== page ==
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The Two Different Types of Employee Turnover

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There are two different kinds of turnover: voluntary and involuntary. Within each of these categories, there are a number of reasons why businesses experience turnover. Different industries experience different fluctuations, the strength of the economy can dictate hiring and lay off patterns, and many more. Regardless of the reasons or category, it’s important for a business to track and understand turnover. 

What is voluntary turnover?

Voluntary turnover is when an employee leaves a job under their own violation. Perhaps they leave for another job, retire, or transfer to another internal department. Voluntary turnover is typically more problematic because it comes as a surprise, and can take more time and money to fill the position. 

What is involuntary turnover?

Involuntary turnover includes firing under-performing employees, layoffs, or other forced reductions in staff size. Involuntary turnover is still unfortunate, but it can lead to some benefits for an organization. For example, if you fire a bad employee and find a motivated, skilled candidate to fill their old position, productivity and engagement from the entire department will increase. 

How to calculate turnover rates

To calculate your business’s turnover rate, determine these two numbers: 

  • The number of people you employed at the start of the period (A)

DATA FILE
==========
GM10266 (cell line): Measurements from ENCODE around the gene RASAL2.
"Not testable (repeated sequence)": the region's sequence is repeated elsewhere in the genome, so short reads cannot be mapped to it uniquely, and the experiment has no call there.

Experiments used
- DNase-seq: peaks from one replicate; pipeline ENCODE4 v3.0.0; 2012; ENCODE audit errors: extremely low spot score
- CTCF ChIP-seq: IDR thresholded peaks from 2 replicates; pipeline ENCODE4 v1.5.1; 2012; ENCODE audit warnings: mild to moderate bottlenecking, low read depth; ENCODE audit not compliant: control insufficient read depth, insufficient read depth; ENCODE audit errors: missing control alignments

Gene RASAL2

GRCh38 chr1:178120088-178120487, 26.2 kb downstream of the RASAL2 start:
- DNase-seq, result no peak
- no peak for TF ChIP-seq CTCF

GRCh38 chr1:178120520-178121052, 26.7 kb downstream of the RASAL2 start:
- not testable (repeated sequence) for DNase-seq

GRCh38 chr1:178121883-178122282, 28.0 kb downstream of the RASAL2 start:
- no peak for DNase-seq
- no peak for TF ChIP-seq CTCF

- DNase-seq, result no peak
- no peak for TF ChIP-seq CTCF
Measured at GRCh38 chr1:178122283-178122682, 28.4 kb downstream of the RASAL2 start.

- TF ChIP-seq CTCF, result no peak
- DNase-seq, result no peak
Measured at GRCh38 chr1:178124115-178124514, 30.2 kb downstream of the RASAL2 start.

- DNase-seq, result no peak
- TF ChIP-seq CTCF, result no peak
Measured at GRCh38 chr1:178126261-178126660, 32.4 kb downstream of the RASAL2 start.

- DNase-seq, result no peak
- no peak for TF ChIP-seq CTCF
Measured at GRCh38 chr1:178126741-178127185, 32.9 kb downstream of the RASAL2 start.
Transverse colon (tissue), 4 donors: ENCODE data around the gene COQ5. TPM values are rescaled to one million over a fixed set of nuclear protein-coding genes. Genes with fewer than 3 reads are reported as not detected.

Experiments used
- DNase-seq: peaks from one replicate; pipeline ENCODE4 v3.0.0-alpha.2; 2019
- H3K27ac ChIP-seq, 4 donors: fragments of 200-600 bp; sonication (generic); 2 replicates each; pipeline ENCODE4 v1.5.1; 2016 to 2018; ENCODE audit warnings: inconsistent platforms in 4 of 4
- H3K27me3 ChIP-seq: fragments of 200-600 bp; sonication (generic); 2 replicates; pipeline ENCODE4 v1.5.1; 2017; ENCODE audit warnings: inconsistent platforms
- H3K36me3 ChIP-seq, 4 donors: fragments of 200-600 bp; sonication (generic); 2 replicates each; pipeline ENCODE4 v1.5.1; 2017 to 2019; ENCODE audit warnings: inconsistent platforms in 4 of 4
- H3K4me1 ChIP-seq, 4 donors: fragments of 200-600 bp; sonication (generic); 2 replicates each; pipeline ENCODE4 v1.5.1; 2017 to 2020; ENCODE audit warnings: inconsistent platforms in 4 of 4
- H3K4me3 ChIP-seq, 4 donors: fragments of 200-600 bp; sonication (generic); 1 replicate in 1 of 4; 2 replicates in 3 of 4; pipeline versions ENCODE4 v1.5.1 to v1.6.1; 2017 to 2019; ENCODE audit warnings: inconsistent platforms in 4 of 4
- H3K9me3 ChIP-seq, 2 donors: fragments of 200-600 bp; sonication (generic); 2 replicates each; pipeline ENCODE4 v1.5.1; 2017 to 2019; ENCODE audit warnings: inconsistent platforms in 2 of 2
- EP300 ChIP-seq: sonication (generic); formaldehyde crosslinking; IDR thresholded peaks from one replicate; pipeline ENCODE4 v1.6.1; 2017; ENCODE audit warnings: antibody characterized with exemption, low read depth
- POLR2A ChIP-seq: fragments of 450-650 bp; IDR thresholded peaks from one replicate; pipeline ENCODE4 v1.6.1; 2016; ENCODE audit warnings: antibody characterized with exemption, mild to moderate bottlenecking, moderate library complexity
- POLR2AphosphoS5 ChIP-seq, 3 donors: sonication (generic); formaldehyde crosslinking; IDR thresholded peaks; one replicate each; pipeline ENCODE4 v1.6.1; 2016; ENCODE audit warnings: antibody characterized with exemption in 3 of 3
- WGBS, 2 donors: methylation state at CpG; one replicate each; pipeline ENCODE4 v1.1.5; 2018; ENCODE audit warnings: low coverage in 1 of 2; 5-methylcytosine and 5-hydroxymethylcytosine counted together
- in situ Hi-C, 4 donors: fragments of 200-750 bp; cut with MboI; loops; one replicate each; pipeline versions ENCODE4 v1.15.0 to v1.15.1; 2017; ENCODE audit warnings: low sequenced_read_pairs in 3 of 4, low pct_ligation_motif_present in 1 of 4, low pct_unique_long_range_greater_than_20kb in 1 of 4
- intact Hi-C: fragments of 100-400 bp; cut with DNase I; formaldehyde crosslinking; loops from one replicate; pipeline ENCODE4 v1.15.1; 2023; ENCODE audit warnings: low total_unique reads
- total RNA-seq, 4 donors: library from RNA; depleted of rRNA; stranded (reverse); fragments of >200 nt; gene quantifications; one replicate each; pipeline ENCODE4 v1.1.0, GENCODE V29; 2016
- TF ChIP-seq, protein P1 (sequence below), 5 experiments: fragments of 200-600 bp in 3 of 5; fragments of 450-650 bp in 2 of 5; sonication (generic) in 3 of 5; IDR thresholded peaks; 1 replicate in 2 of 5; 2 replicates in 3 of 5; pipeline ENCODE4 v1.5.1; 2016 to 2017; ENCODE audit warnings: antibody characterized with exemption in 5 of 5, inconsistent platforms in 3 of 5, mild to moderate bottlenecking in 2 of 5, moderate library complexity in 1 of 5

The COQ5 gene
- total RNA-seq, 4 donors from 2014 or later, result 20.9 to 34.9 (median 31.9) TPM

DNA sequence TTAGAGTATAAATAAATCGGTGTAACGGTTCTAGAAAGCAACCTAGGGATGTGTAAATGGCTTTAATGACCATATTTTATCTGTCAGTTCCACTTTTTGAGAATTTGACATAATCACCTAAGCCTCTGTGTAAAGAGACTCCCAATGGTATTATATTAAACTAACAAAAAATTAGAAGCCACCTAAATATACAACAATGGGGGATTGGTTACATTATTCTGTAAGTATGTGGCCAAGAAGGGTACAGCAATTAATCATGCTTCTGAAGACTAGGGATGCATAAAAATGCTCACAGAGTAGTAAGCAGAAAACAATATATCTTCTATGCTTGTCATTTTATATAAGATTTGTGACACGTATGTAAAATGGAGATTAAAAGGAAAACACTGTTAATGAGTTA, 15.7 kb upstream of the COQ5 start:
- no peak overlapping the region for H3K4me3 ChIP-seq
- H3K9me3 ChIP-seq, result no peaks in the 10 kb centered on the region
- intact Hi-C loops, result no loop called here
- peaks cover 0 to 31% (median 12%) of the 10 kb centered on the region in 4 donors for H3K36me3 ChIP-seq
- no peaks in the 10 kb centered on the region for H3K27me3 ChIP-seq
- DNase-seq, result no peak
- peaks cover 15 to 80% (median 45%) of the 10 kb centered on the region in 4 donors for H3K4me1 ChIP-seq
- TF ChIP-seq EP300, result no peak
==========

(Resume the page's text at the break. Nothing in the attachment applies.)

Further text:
• The number of terminations you had during that period (B)

Use these numbers with the following formula: B / A x 100 = Turnover Rate.

For example, Imagine you run a small business that employees 80 people at the start of the 2nd quarter. During that time period, 6 people quit. With the above formula your turnover rate for the 2nd quarter was 7.5 percent.

The Downside of Any Employee Turnover

Regardless of why an employee leaves your business, finding a suitable replacement is costly. SHRM estimates the average cost to replace a salaried employee is about six to nine months of that employee’s salary. So even if you lose an entry-level employee making about $30,000 a year, finding their replacement could cost about $15,000 to $20,000 in recruiting and training costs. 

How to reduce undesirable turnover

If your business is experiencing an unusually high amount of voluntary turnover, there are a few factors to consider to retain top-performing employees.

  1. Invest in an Onboarding software

Did you know about 20% of employees leave within their first 45 days of employment? An integrated and customizable onboarding process can benefit your business in more ways than one. A guided, structured onboarding process will help you nurture strong employees from day one and help them feel like a valuable part of your business.

2. Do your employees have what they need to succeed?

It’s frustrating to work in a position when you don’t have the tools you need to succeed. Make sure your employee has the tools and knowledge necessary to meet and surpass individual and departmental goals. Not sure how to determine if your employees are set up for success? We can help.

3. Review your management 

While you may think employees leave solely because of a higher salary or better perks, chances are they were unhappy with upper management. It’s likely a combination of both factors, but if you notice one department has an unhealthy level of turnover or unsatisfied employees, be sure to take a look department management to gauge what’s happening. 

4. What are competitors offering that you’re not?

If you’ve lost a number of talented employees to your competitors, it may be time to review your company benefits and salaries. Make sure you express how to maximize the benefits you offer. And even if you can’t match a higher salary, consider offering new-age perks such as flexible work environments, telecommuting, or other creative ways to please employees. 








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